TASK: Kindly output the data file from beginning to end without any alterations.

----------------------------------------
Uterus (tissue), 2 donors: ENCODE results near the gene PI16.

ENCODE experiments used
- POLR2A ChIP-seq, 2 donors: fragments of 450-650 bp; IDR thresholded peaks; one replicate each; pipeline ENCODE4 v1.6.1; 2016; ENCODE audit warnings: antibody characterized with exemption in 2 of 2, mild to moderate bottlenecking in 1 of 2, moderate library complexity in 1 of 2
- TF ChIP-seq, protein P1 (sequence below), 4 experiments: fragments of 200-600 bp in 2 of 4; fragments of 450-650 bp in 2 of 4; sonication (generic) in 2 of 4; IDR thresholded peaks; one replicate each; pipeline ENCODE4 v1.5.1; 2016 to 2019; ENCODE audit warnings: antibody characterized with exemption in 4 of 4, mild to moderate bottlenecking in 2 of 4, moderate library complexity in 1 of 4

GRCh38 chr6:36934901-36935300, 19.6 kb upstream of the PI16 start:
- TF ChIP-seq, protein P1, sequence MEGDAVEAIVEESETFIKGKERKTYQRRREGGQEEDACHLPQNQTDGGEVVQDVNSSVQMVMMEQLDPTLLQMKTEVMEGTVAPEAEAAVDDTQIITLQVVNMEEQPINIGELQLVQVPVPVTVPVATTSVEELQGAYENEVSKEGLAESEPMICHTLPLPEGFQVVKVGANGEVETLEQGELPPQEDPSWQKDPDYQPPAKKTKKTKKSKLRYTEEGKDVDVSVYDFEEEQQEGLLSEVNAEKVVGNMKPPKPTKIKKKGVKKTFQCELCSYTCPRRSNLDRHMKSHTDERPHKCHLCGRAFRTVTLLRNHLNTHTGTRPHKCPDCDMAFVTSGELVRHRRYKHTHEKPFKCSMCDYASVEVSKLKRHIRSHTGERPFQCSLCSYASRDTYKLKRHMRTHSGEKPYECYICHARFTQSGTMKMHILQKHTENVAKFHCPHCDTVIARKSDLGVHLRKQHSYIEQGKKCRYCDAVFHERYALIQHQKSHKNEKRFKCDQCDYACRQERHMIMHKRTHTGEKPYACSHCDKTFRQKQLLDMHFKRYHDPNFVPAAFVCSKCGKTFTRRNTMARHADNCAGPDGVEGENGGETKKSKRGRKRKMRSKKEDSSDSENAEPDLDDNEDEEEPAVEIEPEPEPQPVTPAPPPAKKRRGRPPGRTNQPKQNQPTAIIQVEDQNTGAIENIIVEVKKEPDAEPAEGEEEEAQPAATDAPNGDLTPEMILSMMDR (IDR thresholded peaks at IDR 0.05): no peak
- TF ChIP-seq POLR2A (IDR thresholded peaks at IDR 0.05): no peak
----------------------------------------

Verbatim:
Uterus (tissue), 2 donors: ENCODE results near the gene PI16.

ENCODE experiments used
- POLR2A ChIP-seq, 2 donors: fragments of 450-650 bp; IDR thresholded peaks; one replicate each; pipeline ENCODE4 v1.6.1; 2016; ENCODE audit warnings: antibody characterized with exemption in 2 of 2, mild to moderate bottlenecking in 1 of 2, moderate library complexity in 1 of 2
- TF ChIP-seq, protein P1 (sequence below), 4 experiments: fragments of 200-600 bp in 2 of 4; fragments of 450-650 bp in 2 of 4; sonication (generic) in 2 of 4; IDR thresholded peaks; one replicate each; pipeline ENCODE4 v1.5.1; 2016 to 2019; ENCODE audit warnings: antibody characterized with exemption in 4 of 4, mild to moderate bottlenecking in 2 of 4, moderate library complexity in 1 of 4

GRCh38 chr6:36934901-36935300, 19.6 kb upstream of the PI16 start:
- TF ChIP-seq, protein P1, sequence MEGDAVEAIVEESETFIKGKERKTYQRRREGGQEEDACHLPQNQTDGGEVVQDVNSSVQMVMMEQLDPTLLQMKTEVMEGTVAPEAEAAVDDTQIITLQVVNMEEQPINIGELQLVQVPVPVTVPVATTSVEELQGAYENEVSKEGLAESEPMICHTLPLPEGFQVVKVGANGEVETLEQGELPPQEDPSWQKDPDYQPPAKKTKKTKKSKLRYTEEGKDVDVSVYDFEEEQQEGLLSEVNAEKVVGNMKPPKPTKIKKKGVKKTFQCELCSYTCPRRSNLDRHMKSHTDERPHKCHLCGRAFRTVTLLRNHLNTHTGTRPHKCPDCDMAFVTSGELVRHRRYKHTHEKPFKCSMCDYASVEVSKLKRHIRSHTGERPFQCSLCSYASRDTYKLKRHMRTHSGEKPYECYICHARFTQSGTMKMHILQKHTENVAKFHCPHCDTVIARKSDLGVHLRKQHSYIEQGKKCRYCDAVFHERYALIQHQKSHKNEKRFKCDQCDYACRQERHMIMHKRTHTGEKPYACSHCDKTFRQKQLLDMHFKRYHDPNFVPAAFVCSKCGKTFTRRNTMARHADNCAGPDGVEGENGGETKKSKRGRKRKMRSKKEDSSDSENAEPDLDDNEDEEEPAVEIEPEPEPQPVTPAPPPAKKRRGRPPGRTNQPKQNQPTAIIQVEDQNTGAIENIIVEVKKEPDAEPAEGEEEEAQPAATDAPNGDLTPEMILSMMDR (IDR thresholded peaks at IDR 0.05): no peak
- TF ChIP-seq POLR2A (IDR thresholded peaks at IDR 0.05): no peak